“In the last five fiscal years, we have set up 2 CGs, 43 CNG filling stations, laid down 114.33 kms of steel and 1,243 kms of PE pipeline, and added 0.35 million PNG customers. We intend to add over 675 kms of steel pipeline and PE pipeline and 83 CNG filling stations during the next five years in our areas of operations.

 In order to diversify our portfolio of CNG filling stations, we intend to set up a higher number of CNG filling stations owned and operated by us and by pro-actively identifying land for setting up such CNG filling stations,” he said, adding “We have entered into spot framework agreements and letters of intent with several suppliers such as GAIL, HPCL, HLPL, GSPCL, BPCL, IOCL and PLL and BGIES for procurement of RLNG.”

Noting that CNG is cheaper than petrol and diesel, he said this market is underpenetrated with significant potential for expansion.

 * Domestic gas produced from field awarded under different regimes such as Nomination, Pre-NELP and NELP are allocated as per the Gas Utilization Policy (GUP). As per the policy, domestic gas is allocated sector-wise in the order of priority as decided by the Government. 

As per the extant policy, CGD (CNG and domestic PNG), fertiliser, power and LPG customers are classified as Priority Sector. According to recent media reports, the Central Government is considering a Unified Allocation Policy (UAP) applicable for all regimes, to eliminate anomalies and correct imperfections in the existing policies.

  *In October 2014, the Indian Government approved a new gas pricing formula for domestic gas sales. As per the new formula, the price of natural gas would be the volume weighted average of gas prices at Henry Hub (USA), Alberta Gas Reference Point (Canada), National Balancing Point (UK) and the Russian domestic market. 

Gas prices will be determined on a half-yearly (April and October) basis and based on trailing four quarter prices at these hubs, with one quarter lag. The Minister of Finance, in the fiscal year budget speech, made an important announcement on the development of PNG in a ‘mission’ mode. The government has initiated several measures to propel CGD sector growth in the country.

 * CGD sales volumes are expected to rise approximately 22.4 MMSCMD in fiscal year 2017 from 20 MMSCMD in fiscal year 2014, according to a CRISIL Research report of December 2014. Sales volumes of both industrial and commercial segments have declined over the last two years due to failing competitiveness with alternative fuels and muted economic activity.

 But total sales volumes are expected to increase from 2015-2016 and grow at approximately six per cent, led by fleet additions to public transport, private vehicle conversions and rising economic activity.

  * Natural gas demand for CGD sector is expected to rise steadily due to addition of gas networks in new cities, price advantage of CNG and increased use of PNG in domestic, industrial and commercial sectors. 

Given the priority allocation of domestic gas in CNG and PNG (domestic), thrust on domestic connections and development of CNG grid are likely to enable Priority sector to grow at a healthy rate. Industrial and commercial demand largely depends on the prevailing RLNG prices.

  *
According to CRISIL
, demand for natural gas is expected to be driven by CNG and domestic PNG segments, while the demand from the industrial segment could remain low over the next three years. Additions to the public transport fleet in Delhi and Mumbai is expected to enable an 8 per cent CAGR growth in demand from the CNG segment over the next three years.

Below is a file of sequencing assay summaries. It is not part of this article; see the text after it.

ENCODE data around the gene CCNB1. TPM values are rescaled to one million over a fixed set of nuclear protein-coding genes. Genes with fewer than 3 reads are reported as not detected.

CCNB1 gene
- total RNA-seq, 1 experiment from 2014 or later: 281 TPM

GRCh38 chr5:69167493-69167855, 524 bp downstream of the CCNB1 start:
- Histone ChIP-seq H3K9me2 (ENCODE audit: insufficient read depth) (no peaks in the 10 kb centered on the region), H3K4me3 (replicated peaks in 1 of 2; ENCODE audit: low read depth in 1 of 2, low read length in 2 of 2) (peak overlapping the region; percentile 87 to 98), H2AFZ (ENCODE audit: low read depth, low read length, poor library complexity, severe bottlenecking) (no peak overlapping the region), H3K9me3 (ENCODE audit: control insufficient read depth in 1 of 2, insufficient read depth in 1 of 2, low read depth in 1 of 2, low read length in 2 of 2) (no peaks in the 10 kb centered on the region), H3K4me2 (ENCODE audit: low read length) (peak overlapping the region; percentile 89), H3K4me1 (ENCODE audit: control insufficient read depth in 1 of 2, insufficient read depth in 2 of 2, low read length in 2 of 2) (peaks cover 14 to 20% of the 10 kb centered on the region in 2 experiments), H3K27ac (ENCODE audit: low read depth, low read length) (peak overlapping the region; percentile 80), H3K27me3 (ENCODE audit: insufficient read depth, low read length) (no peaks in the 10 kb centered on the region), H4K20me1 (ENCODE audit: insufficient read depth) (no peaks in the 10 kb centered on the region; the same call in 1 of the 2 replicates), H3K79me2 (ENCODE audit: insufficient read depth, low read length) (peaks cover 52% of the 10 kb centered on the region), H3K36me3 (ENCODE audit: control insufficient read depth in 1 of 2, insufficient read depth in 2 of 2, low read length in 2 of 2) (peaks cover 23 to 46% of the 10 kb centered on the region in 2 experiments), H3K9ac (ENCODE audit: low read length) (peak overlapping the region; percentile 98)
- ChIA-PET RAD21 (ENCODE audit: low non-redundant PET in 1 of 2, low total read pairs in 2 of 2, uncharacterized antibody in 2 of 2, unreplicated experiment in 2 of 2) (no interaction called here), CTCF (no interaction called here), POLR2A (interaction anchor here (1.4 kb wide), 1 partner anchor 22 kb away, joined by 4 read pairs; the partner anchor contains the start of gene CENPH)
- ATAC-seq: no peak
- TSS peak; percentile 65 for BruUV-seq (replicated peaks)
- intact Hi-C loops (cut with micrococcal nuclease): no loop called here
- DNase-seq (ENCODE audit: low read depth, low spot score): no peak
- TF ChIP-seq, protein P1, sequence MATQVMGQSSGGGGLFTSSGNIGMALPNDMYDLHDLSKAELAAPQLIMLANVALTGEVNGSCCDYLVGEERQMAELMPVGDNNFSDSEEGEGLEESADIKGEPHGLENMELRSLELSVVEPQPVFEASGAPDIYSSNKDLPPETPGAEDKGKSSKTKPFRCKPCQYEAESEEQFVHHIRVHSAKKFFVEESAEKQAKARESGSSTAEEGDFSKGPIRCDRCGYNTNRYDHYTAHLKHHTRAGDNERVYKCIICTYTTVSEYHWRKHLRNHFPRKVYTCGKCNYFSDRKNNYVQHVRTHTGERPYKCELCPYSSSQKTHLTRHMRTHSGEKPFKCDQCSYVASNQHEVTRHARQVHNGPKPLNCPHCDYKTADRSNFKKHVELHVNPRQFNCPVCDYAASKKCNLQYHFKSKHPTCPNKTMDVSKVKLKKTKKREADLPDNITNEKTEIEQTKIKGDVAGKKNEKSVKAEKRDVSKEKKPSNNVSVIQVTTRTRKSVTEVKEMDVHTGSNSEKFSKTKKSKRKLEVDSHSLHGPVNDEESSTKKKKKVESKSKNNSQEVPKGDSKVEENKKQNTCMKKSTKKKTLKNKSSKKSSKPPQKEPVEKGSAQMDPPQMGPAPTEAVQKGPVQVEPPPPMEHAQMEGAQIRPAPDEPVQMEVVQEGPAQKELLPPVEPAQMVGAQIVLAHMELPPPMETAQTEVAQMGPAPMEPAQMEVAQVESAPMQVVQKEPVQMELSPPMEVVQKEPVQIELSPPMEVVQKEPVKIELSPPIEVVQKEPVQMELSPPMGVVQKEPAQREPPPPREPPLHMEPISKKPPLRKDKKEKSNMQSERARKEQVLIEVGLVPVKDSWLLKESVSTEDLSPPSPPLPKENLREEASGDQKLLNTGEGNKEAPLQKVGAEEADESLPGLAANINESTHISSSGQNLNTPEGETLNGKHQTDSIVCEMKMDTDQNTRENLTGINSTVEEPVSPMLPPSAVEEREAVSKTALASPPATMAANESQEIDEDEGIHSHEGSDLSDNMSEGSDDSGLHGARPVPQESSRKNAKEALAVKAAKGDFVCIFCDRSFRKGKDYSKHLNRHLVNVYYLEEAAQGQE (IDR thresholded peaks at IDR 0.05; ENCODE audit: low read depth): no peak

Further, assured domestic supply is expected to keep CNG prices competitive as compared to alternative fuels, which would support growth in CNG demand through the conversion of private vehicles from using oil-based fuel to gas-based fuel. Domestic demand for PNG is also expected to witness healthy growth, riding on the convenience factor.

* In terms of end-user segments, the share of demand from CNG segment is expected to increase to 41 per cent in 2016-2017 from 37 per cent in 2013-2014, while share of demand from the industrial and commercial segments is expected to decline from 52 per cent from 57 per cent over the same period. 

In terms of areas, Delhi/NCR and Mumbai, which have a large base of CNG and domestic PNG customers, are expected to witness relatively stronger growth. However, companies in Gujarat, who cater primarily to industrial customers, are expected to experience low demand.

 * The CGD market size in Mumbai is expected to increase to 2.8 MMSCMD in 2016-2017, from 2.26 MMSCMD in 2013-2014, a CAGR of approximately 7.5 per cent. in value terms, it is expected to increase to Rs 27 billion, from approximately Rs 19 billion, a CAGR of 12 per cent for the same period.

  * The CGD volumes in Delhi/NCR are expected to increase to 4.3 MMSCMD in 2016-2017, from 3.8 MMSCMD in 2013-2014, recording a 4 per cent CAGR. While growth in demand is expected to remain muted in 2014-2015, it is expected to rise thereafter due to addition to the public transport fleet.

  * Gujarat is the largest CGD market in India, accounting for approximately 39 per cent of total consumption. The CGD market size in Gujarat is expected to increase to 8 MMSCMD in 2016-2017, from 7.8 MMSCMD in 2013-2014.

 However, in 2014-2015, demand is expected to decline by approximately seven per cent to 7.3 MMSCMD, due to muted industrial activity and poor competitiveness with alternative fuels, following a sharp fall in crude oil prices.

  * CGD demand is poised for healthy growth over the long term because of favourable economics of CNG usages when compared with the alternative fuels, convenience in use of PNG (domestic) for households, and moderate outlook for PNG (industrial) and PNG (commercial) with the likely pickup in manufacturing sector growth in line with the anticipated GDP recovery.

 The government plans – to set up approximately 15,000 kms of new gas transmission pipelines – would  also aid expansion of the CGD into newer areas. It is however imperative that regulatory clarity emerges on the powers of PNGRB, for the orderly growth of the sector.
Dominick Rodrigues

Dominick Rodrigues